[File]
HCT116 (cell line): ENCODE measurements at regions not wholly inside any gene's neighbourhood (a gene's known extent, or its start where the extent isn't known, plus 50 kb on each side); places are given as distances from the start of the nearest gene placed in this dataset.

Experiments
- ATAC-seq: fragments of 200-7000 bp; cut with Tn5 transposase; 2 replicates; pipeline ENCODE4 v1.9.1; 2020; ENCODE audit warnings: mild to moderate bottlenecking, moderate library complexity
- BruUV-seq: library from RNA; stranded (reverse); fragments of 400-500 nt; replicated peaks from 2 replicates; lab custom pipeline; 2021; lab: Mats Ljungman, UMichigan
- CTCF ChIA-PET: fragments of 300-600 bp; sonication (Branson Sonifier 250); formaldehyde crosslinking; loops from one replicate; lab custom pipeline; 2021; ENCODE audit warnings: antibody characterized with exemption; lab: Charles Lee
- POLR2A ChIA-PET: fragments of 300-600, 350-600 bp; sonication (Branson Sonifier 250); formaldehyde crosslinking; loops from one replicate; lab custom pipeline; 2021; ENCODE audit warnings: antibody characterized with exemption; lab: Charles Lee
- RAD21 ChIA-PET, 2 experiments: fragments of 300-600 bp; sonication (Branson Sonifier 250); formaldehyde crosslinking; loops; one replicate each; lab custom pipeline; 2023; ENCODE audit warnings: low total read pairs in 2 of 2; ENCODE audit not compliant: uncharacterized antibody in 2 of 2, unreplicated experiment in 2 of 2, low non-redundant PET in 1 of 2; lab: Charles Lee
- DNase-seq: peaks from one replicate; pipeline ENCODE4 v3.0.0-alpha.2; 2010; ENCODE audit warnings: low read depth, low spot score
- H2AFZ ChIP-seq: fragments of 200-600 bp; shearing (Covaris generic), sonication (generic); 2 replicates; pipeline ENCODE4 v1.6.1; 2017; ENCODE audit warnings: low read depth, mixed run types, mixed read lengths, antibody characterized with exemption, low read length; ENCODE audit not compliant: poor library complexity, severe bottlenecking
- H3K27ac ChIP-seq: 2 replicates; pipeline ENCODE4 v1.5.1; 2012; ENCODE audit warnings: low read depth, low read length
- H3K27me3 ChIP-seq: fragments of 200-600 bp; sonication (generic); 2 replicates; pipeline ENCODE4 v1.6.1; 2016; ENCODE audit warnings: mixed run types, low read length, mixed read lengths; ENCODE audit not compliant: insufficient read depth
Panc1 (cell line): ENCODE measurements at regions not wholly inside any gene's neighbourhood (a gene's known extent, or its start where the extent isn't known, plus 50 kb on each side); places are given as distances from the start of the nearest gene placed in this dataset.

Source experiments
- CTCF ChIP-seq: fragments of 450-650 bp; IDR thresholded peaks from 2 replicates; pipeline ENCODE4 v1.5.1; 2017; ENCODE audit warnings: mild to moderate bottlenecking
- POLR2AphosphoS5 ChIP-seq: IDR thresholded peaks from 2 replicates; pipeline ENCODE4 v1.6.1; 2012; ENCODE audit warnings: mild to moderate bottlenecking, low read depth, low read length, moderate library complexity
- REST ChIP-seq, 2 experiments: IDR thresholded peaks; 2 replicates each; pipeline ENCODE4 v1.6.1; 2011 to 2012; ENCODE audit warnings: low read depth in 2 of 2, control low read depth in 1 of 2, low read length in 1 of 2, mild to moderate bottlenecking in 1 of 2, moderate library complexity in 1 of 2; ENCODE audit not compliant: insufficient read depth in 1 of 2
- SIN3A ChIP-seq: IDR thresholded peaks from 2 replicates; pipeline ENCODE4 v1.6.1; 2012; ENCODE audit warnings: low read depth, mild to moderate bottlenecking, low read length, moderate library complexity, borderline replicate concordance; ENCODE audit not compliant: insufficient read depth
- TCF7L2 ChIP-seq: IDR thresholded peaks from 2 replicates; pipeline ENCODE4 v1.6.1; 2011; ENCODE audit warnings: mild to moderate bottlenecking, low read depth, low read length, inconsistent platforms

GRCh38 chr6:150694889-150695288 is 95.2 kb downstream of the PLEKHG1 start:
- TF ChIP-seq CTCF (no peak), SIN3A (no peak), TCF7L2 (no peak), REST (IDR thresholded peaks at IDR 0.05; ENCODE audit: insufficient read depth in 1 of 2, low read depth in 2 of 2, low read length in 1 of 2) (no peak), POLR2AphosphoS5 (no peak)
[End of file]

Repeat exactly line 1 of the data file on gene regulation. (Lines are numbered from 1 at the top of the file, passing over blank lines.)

HCT116 (cell line): ENCODE measurements at regions not wholly inside any gene's neighbourhood (a gene's known extent, or its start where the extent isn't known, plus 50 kb on each side); places are given as distances from the start of the nearest gene placed in this dataset.